I once had the good fortune to sit opposite David Crystal at dinner (it was the night before Cambridge University gave him an honorary degree), and it was fascinating to talk to the greatest living expert on the English language. Now he’s written a splendid essay on SMS messaging which explodes some of the moral-panic myths about the subject. Excerpt:
There are several distinctive features of the way texts are written that combine to give the impression of novelty, but none of them is, in fact, linguistically novel. Many of them were being used in chatroom interactions that predated the arrival of mobile phones. Some can be found in pre-computer informal writing, dating back a hundred years or more.
The most noticeable feature is the use of single letters, numerals, and symbols to represent words or parts of words, as with b “be” and 2 “to”. They are called rebuses, and they go back centuries. Adults who condemn a “c u” in a young person’s texting have forgotten that they once did the same thing themselves (though not on a mobile phone). In countless Christmas annuals, they solved puzzles like this one:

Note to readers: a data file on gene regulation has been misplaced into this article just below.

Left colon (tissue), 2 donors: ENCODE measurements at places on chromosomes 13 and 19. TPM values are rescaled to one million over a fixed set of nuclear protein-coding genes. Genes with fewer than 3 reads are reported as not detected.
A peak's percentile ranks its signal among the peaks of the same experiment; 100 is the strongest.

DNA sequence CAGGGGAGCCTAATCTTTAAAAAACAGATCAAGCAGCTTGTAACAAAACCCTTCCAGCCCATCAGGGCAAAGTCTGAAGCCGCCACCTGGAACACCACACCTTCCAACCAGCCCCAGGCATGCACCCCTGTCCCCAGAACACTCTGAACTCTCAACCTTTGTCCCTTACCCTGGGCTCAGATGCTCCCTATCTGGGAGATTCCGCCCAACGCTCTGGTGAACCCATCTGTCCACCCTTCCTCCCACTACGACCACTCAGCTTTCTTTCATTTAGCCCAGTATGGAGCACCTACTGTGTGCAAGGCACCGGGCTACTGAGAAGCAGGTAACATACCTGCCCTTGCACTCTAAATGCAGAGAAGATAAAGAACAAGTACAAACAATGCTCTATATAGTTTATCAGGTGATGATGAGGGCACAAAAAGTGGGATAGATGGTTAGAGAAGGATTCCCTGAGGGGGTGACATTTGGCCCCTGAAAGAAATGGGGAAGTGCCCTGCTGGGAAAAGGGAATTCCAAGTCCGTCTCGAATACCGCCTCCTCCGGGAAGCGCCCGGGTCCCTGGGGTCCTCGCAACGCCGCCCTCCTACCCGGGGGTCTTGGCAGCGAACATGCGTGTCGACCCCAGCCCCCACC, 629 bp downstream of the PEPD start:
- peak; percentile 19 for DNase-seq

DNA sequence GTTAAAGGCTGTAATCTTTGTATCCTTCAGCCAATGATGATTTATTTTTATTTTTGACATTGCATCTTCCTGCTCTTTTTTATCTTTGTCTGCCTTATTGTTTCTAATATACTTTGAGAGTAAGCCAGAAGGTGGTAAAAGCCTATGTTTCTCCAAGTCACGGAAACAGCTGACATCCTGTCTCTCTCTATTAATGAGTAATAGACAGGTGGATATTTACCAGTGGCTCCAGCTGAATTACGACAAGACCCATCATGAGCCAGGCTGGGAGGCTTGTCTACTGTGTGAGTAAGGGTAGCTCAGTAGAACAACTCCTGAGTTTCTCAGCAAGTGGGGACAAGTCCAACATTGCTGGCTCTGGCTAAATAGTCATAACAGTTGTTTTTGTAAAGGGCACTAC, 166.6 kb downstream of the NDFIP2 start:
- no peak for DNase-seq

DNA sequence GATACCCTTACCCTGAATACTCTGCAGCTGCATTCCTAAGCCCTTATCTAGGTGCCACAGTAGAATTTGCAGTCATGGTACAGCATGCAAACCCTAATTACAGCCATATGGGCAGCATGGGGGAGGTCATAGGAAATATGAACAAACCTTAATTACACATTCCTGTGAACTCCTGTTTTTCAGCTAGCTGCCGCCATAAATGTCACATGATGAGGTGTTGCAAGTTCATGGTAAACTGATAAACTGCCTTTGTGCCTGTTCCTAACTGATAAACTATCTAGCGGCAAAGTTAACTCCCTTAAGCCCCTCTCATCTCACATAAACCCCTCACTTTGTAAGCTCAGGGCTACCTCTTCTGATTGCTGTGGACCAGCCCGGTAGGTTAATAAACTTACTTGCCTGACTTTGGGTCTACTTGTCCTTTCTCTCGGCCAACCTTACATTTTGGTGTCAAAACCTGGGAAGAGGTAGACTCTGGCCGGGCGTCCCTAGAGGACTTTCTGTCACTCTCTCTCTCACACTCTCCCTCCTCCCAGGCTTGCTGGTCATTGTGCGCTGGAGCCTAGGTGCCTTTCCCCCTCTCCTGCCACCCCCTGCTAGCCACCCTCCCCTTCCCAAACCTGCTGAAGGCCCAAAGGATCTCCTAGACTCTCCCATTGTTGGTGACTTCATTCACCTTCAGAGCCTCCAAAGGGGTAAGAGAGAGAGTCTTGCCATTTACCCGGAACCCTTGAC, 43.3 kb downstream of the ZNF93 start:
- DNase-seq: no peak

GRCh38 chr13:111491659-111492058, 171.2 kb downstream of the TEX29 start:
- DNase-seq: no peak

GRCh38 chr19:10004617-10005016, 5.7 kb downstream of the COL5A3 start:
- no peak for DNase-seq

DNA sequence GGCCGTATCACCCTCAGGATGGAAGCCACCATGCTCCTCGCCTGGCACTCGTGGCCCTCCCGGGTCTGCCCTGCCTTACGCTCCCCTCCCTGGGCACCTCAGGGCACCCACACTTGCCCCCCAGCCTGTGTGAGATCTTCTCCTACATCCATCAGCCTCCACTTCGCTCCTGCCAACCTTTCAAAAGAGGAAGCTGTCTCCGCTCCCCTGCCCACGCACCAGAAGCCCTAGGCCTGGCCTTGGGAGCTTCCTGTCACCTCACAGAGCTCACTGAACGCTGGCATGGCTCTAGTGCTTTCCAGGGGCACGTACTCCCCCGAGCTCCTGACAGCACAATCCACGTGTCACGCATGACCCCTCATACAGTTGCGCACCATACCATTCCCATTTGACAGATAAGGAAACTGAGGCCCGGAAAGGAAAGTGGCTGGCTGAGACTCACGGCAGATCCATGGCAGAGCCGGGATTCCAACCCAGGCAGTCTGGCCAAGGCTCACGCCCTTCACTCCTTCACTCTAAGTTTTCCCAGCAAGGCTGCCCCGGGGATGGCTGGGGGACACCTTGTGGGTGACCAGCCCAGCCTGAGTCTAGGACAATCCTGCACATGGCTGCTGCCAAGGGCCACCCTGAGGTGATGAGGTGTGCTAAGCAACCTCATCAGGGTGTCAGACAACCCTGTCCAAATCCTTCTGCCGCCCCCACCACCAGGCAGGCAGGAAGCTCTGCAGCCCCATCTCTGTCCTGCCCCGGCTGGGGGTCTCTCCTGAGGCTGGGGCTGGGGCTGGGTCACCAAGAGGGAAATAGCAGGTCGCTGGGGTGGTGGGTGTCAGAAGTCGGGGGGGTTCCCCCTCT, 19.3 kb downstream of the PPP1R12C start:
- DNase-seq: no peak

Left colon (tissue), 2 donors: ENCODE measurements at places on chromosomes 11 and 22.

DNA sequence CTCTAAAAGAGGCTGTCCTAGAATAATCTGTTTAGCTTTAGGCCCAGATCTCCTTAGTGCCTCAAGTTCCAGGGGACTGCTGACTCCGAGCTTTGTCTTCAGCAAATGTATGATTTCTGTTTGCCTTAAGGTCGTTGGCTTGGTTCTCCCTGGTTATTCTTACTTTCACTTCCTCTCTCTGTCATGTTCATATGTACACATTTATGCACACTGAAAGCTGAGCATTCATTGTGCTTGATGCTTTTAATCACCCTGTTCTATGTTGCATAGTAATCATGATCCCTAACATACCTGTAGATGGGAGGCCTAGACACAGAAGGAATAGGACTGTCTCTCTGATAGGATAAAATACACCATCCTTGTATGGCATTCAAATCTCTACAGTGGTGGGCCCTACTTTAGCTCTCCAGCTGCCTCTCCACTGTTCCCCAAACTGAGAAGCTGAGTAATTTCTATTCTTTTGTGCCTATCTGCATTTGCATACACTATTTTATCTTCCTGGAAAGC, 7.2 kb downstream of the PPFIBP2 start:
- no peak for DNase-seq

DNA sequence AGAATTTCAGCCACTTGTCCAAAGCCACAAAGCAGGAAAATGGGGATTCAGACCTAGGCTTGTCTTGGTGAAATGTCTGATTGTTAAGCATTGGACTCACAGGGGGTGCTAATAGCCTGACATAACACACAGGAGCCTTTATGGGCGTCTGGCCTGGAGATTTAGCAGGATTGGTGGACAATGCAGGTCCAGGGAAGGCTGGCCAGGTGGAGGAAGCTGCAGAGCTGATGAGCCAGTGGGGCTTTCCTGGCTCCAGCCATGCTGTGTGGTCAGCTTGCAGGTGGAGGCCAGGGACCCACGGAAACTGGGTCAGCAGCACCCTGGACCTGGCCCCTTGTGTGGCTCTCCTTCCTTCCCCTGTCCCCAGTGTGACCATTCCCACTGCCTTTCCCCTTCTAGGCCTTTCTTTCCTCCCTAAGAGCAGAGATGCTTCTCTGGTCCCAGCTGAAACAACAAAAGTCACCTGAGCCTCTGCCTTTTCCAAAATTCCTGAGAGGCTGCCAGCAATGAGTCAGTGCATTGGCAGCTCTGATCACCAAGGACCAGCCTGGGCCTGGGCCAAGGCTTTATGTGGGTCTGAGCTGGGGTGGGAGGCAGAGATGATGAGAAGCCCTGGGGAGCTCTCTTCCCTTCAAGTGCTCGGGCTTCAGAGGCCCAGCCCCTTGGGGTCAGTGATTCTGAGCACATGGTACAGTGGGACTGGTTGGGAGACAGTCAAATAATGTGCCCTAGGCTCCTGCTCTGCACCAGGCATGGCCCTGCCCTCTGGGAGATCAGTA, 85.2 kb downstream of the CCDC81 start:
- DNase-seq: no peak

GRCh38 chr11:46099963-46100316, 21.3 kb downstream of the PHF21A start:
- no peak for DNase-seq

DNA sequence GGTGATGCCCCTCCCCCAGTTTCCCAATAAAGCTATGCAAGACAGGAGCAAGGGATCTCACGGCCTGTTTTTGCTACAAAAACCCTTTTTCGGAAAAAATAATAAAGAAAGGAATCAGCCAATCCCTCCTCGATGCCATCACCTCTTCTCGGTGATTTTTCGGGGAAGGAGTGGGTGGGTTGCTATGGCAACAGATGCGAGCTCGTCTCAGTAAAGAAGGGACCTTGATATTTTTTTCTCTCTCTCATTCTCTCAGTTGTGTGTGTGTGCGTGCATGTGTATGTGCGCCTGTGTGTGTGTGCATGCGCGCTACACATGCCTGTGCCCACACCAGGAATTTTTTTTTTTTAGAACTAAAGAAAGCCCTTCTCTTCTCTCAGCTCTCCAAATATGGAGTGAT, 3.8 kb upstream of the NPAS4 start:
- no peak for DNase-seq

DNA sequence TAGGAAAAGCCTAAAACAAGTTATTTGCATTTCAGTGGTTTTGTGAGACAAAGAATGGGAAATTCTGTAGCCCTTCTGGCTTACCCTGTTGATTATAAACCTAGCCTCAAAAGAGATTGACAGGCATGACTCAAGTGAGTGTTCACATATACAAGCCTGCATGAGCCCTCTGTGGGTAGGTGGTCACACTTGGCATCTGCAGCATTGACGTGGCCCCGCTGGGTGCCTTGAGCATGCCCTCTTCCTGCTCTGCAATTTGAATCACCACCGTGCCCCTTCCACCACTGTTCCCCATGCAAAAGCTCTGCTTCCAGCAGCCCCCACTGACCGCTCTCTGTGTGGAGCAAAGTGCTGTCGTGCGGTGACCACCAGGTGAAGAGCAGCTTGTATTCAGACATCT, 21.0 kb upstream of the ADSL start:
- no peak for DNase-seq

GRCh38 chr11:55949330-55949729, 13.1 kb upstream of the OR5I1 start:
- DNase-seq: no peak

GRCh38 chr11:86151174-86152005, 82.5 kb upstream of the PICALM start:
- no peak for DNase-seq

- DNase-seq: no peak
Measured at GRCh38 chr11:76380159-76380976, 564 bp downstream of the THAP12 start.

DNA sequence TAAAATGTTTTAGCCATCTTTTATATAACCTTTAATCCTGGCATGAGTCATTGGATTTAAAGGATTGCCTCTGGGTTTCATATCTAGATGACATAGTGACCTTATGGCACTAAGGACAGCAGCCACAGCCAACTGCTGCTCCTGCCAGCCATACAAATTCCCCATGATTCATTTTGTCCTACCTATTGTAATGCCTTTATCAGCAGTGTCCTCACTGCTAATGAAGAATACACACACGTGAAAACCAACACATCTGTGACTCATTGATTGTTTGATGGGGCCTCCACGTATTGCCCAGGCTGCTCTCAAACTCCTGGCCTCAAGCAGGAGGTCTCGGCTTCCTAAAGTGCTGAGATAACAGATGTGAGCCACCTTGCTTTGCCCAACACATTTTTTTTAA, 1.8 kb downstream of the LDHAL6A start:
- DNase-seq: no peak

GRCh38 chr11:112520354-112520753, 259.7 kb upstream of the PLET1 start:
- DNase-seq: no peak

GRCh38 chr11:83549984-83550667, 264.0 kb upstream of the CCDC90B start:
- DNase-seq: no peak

YY U R YY U B I C U R YY 4 ME
(“Too wise you are . . .”)
Similarly, the use of initial letters for whole words (n for “no”, gf for “girlfriend”, cmb “call me back”) is not at all new. People have been initialising common phrases for ages. IOU is known from 1618. There is no difference, apart from the medium of communication, between a modern kid’s “lol” (“laughing out loud”) and an earlier generation’s “Swalk” (“sealed with a loving kiss”).
In texts we find such forms as msg (“message”) and xlnt (“excellent”). Almst any wrd cn be abbrvted in ths wy – though there is no consistency between texters. But this isn’t new either. Eric Partridge published his Dictionary of Abbreviations in 1942. It contained dozens of SMS-looking examples, such as agn “again”, mth “month”, and gd “good” – 50 years before texting was born.
English has had abbreviated words ever since it began to be written down. Words such as exam, vet, fridge, cox and bus are so familiar that they have effectively become new words. When some of these abbreviated forms first came into use, they also attracted criticism. In 1711, for example, Joseph Addison complained about the way words were being “miserably curtailed” – he mentioned pos (itive) and incog (nito). And Jonathan Swift thought that abbreviating words was a “barbarous custom”…
Great stuff. Worth reading in full.